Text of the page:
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24. Critical Mass by Sara Paretsky

I'd been renewing this from the library since before Christmas. Partly because I haven't been reading as much as I usually do, but also because I wasn't convinced by the blurb on the back. This despite the fact that I have thoroughly enjoyed the few books that I have read in this series.

Anyway, I picked it up on Wednesday night and returned it to the library on Saturday afternoon. (And these books, like everything else, have been creeping up in length over the years.

I was unconvinced because it's one of those books where everything hinges on things done by various characters' grandparents or great-grandparents during WWII. When done well, it works, but most of the time it's not, and I was especially concerned about it not working in the context of the hard-boiled detective story.

The flashback sequences should have been annoying but they weren't, really, and the story is well paced so that I kept turning the pages anyway.

It's just disposable detective fiction, but it's really good disposable detective fiction. I've mostly read the early books in the series, which date from the 80s, and it's nice to see that VI moves with the times and had an iPad etc. these days. It'll be interesting to see where, if anywhere, the series goes from here - VI is in her 50s, Lotty is getting to be too old to be convincingly still practising medicine, and Mr Contreras is on borrowed time.
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23. Body Work by Sara Paretsky

One of the newest in the series about the female hard-boiled PI set in Chicago. (Some day I want to do a mashup of Warshawski and Harry Drescent).

Warshawski's cousin is working in a club where the "body artist" performs - she goes on stage more or less naked, covered in primer, and invites members of the audience to paint on her. Two weird things - there's an older, unpleasant, man who writes a series of letters and numbers; and then there's a woman who draws a really beautiful picture that sets off an Iraq veteran with PTSD. The cousin asks Warshawski to see what's up, and before you know it, the woman who does the pictures is shot in the club's parking lot, and the disturbed veteran is arrested for the crime. His family hire Warshawski to clear his name. In an awful January with lots of snowstorms.

I'm not describing it very well, but I basically couldn't put it down.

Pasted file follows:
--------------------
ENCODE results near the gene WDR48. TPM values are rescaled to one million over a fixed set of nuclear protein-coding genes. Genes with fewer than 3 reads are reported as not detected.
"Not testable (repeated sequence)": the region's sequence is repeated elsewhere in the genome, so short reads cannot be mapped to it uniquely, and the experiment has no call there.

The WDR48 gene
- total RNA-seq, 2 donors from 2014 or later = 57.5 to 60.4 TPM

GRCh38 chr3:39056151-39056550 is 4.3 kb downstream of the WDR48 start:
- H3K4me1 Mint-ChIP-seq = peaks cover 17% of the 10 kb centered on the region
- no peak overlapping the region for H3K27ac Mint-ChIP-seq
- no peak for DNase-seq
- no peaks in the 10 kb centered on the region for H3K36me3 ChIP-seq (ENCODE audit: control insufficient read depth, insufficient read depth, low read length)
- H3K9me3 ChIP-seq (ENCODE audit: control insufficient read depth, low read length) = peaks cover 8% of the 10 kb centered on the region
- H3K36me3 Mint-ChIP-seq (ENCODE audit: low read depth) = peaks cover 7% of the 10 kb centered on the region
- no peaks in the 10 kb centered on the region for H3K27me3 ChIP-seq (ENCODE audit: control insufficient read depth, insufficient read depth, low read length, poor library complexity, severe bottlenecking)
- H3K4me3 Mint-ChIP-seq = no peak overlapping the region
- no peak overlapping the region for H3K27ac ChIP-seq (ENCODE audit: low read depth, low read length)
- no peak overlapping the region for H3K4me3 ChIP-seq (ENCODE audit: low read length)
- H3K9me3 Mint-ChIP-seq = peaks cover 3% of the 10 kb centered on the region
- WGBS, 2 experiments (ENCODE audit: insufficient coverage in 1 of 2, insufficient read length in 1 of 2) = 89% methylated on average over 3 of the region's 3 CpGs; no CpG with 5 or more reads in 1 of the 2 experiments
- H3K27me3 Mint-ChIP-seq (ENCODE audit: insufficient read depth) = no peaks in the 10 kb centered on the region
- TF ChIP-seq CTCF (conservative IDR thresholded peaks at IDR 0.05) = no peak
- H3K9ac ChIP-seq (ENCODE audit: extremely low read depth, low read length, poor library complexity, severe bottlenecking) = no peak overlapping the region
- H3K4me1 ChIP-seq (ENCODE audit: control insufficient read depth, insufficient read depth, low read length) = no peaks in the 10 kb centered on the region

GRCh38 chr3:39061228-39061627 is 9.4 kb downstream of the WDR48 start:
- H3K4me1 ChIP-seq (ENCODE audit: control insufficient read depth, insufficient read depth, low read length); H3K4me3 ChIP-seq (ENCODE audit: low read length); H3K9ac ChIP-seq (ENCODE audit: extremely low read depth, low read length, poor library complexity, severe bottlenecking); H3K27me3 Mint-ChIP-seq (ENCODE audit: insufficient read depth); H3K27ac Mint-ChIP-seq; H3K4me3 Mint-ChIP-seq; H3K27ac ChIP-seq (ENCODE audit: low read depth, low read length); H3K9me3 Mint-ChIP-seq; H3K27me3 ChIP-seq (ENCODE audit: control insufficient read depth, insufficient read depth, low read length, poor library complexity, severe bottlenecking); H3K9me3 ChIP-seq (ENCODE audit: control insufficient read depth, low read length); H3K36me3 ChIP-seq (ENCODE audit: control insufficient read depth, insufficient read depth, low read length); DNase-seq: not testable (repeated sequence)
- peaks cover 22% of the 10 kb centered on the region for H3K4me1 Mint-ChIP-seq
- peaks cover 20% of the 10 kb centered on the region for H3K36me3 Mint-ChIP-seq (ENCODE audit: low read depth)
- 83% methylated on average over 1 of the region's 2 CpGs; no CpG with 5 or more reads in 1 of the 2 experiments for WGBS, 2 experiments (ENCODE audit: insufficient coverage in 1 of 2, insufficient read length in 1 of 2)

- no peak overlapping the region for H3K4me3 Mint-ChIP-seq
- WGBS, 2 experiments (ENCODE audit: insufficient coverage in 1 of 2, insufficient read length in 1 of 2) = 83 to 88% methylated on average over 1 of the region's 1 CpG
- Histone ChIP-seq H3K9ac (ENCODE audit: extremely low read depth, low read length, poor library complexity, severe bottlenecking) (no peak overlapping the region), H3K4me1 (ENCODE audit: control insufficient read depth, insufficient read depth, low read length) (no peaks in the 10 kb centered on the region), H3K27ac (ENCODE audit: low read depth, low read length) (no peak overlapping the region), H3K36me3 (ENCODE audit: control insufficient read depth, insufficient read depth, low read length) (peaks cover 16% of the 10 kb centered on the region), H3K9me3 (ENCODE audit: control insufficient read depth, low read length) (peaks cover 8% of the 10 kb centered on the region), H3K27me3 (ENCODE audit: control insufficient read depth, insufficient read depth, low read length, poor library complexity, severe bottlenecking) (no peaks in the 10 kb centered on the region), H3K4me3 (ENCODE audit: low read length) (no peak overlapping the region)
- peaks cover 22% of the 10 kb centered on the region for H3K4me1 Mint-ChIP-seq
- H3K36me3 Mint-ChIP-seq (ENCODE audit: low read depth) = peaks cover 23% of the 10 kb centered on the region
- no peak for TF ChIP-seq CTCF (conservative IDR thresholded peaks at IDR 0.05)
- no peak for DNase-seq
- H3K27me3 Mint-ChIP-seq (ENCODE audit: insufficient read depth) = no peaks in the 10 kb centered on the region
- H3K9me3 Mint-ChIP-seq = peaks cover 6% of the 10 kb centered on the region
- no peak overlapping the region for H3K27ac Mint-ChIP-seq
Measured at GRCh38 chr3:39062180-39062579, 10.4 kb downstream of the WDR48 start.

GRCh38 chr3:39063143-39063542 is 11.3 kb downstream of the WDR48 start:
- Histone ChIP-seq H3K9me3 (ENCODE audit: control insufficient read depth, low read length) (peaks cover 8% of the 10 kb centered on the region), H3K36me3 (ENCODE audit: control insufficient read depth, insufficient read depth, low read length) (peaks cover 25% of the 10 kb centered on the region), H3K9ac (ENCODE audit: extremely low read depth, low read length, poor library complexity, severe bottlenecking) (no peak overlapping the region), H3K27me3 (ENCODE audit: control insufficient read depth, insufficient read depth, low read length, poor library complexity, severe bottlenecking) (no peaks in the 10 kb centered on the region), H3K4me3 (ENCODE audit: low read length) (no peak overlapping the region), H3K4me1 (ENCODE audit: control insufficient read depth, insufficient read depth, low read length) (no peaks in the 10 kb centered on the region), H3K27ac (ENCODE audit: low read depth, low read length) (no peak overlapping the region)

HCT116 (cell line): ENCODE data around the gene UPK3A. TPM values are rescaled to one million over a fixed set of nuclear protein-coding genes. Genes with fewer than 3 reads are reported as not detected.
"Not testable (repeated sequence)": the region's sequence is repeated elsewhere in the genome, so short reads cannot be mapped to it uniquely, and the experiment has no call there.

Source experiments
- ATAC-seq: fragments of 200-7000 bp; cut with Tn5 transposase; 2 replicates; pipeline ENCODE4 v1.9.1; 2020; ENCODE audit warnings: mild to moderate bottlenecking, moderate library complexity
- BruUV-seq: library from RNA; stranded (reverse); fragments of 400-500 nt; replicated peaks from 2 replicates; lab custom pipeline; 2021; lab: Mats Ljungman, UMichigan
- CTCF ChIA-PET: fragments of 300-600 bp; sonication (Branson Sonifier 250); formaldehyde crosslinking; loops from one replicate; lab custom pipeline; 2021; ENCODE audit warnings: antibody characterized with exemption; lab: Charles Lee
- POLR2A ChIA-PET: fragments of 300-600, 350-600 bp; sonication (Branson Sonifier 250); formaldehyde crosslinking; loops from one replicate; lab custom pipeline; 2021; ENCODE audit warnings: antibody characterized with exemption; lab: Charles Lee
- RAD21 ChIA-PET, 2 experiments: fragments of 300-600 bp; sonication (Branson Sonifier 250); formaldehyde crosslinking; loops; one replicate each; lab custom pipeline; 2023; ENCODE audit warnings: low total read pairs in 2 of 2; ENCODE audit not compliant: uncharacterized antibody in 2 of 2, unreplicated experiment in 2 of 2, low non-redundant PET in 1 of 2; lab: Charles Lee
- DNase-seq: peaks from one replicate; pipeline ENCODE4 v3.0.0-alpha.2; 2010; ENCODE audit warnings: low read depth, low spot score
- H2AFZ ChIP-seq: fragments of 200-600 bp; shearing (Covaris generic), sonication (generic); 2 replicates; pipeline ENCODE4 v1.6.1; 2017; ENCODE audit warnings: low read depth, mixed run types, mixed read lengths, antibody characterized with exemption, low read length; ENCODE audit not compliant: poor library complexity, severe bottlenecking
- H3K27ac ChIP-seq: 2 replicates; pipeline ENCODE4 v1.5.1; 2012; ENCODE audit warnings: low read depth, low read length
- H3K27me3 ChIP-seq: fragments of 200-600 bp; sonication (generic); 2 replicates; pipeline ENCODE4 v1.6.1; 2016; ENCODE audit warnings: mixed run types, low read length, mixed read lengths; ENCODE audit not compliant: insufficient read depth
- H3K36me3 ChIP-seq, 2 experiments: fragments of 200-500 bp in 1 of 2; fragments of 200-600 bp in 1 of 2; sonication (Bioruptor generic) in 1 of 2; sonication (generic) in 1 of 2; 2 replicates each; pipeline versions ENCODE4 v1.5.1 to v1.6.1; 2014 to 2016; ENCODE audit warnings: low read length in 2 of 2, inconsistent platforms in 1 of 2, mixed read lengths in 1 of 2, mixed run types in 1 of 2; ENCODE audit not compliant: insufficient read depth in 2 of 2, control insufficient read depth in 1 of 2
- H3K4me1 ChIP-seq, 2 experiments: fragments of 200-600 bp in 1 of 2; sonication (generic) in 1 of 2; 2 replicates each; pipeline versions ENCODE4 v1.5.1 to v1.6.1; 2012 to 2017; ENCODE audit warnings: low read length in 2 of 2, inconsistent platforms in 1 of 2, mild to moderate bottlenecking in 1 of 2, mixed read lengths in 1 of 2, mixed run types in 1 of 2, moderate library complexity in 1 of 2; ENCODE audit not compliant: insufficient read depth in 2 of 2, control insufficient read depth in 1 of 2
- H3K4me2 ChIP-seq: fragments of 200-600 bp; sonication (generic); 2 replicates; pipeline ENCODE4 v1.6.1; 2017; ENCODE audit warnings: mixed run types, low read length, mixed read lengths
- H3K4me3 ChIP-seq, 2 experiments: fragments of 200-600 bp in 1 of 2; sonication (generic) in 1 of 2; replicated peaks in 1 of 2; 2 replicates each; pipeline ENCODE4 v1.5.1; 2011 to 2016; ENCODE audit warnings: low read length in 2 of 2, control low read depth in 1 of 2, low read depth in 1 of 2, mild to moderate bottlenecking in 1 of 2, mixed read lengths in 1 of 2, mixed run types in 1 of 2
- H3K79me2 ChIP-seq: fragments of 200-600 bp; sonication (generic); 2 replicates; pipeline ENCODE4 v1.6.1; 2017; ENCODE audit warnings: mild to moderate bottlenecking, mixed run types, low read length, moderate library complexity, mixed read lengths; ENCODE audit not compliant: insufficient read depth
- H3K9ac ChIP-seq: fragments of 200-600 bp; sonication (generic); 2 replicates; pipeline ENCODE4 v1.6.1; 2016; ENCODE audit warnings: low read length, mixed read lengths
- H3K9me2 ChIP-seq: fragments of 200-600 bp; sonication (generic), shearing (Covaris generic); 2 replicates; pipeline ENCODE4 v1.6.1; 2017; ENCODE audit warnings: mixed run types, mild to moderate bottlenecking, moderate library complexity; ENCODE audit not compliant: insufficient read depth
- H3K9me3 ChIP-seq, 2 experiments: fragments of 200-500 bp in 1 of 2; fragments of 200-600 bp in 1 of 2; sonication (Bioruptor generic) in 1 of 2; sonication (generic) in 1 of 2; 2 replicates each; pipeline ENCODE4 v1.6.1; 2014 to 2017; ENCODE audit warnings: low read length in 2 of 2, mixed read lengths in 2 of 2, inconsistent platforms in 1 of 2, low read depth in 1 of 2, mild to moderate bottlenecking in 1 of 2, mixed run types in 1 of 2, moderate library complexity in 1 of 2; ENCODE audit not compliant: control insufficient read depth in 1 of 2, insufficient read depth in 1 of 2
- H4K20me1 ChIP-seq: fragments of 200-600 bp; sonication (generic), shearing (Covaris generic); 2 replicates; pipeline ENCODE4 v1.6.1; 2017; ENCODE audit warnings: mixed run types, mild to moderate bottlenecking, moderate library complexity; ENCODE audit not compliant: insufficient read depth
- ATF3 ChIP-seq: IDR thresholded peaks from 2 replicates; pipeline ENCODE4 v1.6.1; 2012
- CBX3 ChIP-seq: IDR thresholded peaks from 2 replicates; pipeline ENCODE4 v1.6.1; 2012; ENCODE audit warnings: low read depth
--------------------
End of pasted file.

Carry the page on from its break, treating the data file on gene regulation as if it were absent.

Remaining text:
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13. Hardball by Sara Paretsky

This is just about the latest in the VI Warshawski series (hardboiled female PI based in Chicago).  I've read the first few, and a random one in the middle.

Reading in near conjunction with the Dresden Files has been kinda weird (if I haven't mentioned this before).

I think this is the best I've read so far.  A lot of writers of crime franchises have stopped making an effort by this far into the series, so I was especially impressed.

More please.

February books

(I finished this when it was still Feb.  I've been that busy.)

Only read 5 books in Feb, partly because one of them was Vanished Kingdoms, but also because I've actually been busy.

All 5 were library books, and 3 new books made their way into the house.  I succumbed to the Radio Times offer for nearly free Sherlock Holmes books.

In other words, Could Do Better.
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Once again, I've failed to keep up.

72. Deadlock by Sara Paretsky

This is the second in the VI Warshawski series.  I've read the first and the third (and a random volume from later in the series).  I liked this a lot more than I liked either the book before or after it.  Maybe because it's obvious she's put a lot of research into the subject of the mystery (Great Lakes shipping); maybe I was just in the mood.  The dramatisation has recently been played on Radio 4 Extra, so I read it with Kathleen Turner's voice in my head.

One thing that really struck home was at VI's cousin's funeral, many of the relatives pass judgement on his choice of career (he'd been a professional hockey player) at his own funeral and are really negative about VI not living in the suburbs and having 6 kids.  I remember all too well people being like that in the 80s (the book was published in 1984 and is set a couple years earlier).  In some ways I really don't miss the 80s.

73. Dark Matter by Michelle Paver

A novella really, following a 1930s scientific expedition to Svalbard.  Three English men choose to over-winter in a remote location; but there's something else there with them.  A few of you have read this recently and recommended it; it is indeed very, very good and highly recommended.